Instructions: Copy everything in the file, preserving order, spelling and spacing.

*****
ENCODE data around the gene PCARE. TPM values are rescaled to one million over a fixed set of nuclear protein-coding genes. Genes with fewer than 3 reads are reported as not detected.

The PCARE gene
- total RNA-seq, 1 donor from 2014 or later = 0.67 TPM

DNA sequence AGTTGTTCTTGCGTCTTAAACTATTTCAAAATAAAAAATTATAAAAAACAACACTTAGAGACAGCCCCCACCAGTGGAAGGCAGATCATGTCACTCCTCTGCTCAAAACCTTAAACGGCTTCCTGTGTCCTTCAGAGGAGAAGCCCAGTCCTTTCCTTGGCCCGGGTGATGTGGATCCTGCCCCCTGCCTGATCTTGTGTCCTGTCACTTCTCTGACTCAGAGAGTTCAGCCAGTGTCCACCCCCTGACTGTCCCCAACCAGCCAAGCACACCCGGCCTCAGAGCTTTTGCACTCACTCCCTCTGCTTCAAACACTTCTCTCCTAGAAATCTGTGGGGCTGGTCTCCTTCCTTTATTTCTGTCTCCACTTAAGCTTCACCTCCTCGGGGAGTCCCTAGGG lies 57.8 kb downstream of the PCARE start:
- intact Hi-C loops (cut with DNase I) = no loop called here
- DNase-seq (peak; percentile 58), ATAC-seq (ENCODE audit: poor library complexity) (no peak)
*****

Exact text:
ENCODE data around the gene PCARE. TPM values are rescaled to one million over a fixed set of nuclear protein-coding genes. Genes with fewer than 3 reads are reported as not detected.

The PCARE gene
- total RNA-seq, 1 donor from 2014 or later = 0.67 TPM

DNA sequence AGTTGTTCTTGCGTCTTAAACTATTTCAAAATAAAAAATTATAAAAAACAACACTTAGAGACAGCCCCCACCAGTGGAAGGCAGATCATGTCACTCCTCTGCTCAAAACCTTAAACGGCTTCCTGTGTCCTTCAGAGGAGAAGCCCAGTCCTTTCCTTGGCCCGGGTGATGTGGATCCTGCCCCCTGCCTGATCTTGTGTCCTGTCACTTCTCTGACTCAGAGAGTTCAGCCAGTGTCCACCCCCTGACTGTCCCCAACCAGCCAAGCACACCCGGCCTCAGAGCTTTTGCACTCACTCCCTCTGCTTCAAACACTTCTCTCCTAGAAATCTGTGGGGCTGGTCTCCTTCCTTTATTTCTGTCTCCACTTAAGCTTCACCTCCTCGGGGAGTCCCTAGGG lies 57.8 kb downstream of the PCARE start:
- intact Hi-C loops (cut with DNase I) = no loop called here
- DNase-seq (peak; percentile 58), ATAC-seq (ENCODE audit: poor library complexity) (no peak)